Mint is a necessary ingredient in Touareg tea, a popular tea in northern African and Arab countries.

Alcoholic drinks sometimes feature flavor of mint, namely the Mint Julep and the Mojito.

Mint essential oil and menthol are extensively used as flavorings in breath fresheners, drinks, antiseptic mouth rinses, toothpaste, chewing gum and desserts candy|candies; see mint (candy) and mint chocolate. The substances that give the mints their characteristic aromas and flavors are: menthol: the main aroma of Spearmint, Peppermint, and Japanese Peppermint (a major commercial source). pulegone: in Pennyroyal and Corsican Mint.

Methyl salicylate, commonly called "oil of wintergreen", is often used as a mint flavoring for foods and candies due to its mint-like flavor.

Mints are used as food plants by the larvae of some Lepidoptera species including Buff Ermine.

(2)"Medicinal and cosmetic uses" Mint was originally used as a medicinal herb to treat stomach ache and chest pains. During the Middle Ages, powdered mint leaves were used to whiten teeth. Mint tea is a strong diuretic. Mint also aids digestion.

Menthol from mint essential oil (40-90%) is an ingredient of many cosmetics and some perfumes. Menthol and mint essential oil are also much used in medicine as a component of many drugs, and are very popular in aromatherapy.

A common use is as an antipruritic, especially in insect bite treatments (often along with camphor).

It is also used in cigarettes as an additive, because it blocks out the bitter taste of tobacco and soothes the throat.[citation needed]

Many people also believe the strong, sharp flavor and scent of Mint can be used as a mild decongestant for illnesses such as the common cold.

In Rome, Pliny recommended that a wreath of mint was a good thing for students to wear since it was thought to 'exhilarate their minds'. Some modern research suggests that he was right.

(3)Pragmatic"

Mint leaves are often used by many campers to repel mosquitoes. It is also said that extracts from mint leaves have a particular mosquito-killing capability.

Mint oil is also used as an environmentally-friendly insecticide for its ability to kill some common pests like wasps, hornets, ants and cockroaches.

Diseases

Main article: List of mint diseases

Origin and usage of the word mint

Mint descends from the Latin word mentha, which is rooted in the Greek word minthe. Minthe has linguistic connections to a woman of the same name in Greek Mythology. [5]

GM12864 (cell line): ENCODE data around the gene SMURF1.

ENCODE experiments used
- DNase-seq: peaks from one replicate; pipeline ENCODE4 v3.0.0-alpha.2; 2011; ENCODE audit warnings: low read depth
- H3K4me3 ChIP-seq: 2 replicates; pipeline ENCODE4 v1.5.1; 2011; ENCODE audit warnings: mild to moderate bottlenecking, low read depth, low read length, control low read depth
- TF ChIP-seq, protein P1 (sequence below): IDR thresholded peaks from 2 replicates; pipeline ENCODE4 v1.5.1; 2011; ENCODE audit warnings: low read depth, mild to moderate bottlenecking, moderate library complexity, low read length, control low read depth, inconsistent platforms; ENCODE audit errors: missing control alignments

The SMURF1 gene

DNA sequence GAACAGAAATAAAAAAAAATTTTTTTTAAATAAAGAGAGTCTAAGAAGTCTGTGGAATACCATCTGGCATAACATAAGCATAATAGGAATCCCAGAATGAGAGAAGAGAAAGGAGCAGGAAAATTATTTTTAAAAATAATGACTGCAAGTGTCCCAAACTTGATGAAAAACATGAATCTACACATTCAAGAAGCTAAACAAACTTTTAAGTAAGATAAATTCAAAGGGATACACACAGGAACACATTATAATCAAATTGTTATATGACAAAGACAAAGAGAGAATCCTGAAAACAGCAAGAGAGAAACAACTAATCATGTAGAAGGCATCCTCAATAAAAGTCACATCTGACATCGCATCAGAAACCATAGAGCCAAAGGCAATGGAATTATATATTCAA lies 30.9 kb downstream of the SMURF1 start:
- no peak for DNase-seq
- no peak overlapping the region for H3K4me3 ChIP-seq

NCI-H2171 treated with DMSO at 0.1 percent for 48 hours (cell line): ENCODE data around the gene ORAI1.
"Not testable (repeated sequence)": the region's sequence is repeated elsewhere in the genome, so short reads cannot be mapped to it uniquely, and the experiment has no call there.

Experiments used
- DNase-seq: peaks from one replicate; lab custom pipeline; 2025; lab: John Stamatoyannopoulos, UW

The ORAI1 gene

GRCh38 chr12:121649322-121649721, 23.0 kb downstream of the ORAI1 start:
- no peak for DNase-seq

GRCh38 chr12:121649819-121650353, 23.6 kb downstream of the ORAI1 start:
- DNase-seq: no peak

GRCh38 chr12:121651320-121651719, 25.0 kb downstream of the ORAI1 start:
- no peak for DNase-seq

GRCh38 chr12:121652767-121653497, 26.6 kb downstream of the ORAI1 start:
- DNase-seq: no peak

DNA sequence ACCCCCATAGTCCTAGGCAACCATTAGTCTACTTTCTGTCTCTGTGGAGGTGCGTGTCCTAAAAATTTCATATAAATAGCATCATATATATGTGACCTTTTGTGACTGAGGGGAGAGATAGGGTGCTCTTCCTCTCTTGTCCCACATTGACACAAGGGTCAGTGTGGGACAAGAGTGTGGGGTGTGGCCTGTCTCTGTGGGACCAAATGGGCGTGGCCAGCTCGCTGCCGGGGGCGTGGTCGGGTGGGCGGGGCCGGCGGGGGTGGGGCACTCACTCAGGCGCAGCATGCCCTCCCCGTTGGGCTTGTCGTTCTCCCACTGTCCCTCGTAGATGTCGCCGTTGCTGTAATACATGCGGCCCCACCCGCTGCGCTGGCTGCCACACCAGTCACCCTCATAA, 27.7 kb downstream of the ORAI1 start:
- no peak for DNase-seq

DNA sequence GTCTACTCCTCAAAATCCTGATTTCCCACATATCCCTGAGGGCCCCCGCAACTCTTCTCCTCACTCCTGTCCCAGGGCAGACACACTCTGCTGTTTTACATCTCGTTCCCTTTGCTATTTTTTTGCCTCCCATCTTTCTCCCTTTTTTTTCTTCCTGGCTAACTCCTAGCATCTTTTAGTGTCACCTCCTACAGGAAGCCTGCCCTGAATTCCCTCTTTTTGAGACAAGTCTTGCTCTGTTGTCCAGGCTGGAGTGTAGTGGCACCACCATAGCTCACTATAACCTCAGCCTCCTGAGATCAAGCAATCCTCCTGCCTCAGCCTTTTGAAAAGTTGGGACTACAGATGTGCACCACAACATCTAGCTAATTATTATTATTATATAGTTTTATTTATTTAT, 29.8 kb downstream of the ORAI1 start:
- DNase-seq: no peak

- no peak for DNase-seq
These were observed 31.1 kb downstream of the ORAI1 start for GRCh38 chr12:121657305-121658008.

Mint leaves, without a qualifier like peppermint or apple mint, generally refers to spearmint leaves.

In Central and South America, mint is known as hierbabuena (literally, "good herb"). In the Hindi and Urdu languages it is called Pudeena.

The taxonomic family Lamiaceae is known as the mint family. It includes many other aromatic herbs, including most of the more common cooking herbs, including basil, rosemary, sage, oregano and catnip.

As an English colloquial term, mint stands for any small sugar confectionery item flavored to taste like the aforementioned plant.[1]

In common usage, several other plants with fragrant leaves may be erroneously called a mint. Vietnamese Mint, commonly used in Southeast Asian cuisine, is not a member of the mint family (taxonomic family Lamiaceae).

Slang

In the south west of the United Kingdom, used adjectivally, the word can be used as a term of approbation or to express delight, as in "tha's mint, tha' is...". It is also used in New Zealand with the same meaning, but usually as an exclamation, as in 'mint!'.

References

  1. 1.0 1.1 Davidson, Alan (1999). The Oxford Companion to Food. Oxford: Oxford University Press. p. 508. ISBN 0-19-211579-0. 
  2. Brickell, Christopher; Zuk, Judith D. (1997). The American Horticultural Society: A-Z Encyclopedia of Garden Plants. New York, NY, USA: DK Publishing, Inc. p. 668. ISBN 0-7894-1943-2.  Cite uses deprecated parameter |coauthors= (help)
  3. 3.0 3.1 3.2 Bradley, Fern (1992). Rodale's All-new Encyclopedia of Organic Gardening. Emmaus, Pennsylvania, USA: Rodale Press. p. 390. ISBN 0-87857-999-0. 
  4. Ortiz, Elisabeth (1992). The Encyclopedia of Herbs, Spices & Flavorings. London: Dorling Kindersley. pp. 36–37. ISBN 1-56458-065-2. 
  5. Quattrocchi, Umberto (1947-). CRC World dictionary of plant names: Common names, Scientific Names, Eponyms, Sonyonyms, and Etymology. III M-Q. CRC Press. p. 1658.  Check date values in: |date= (help)

External links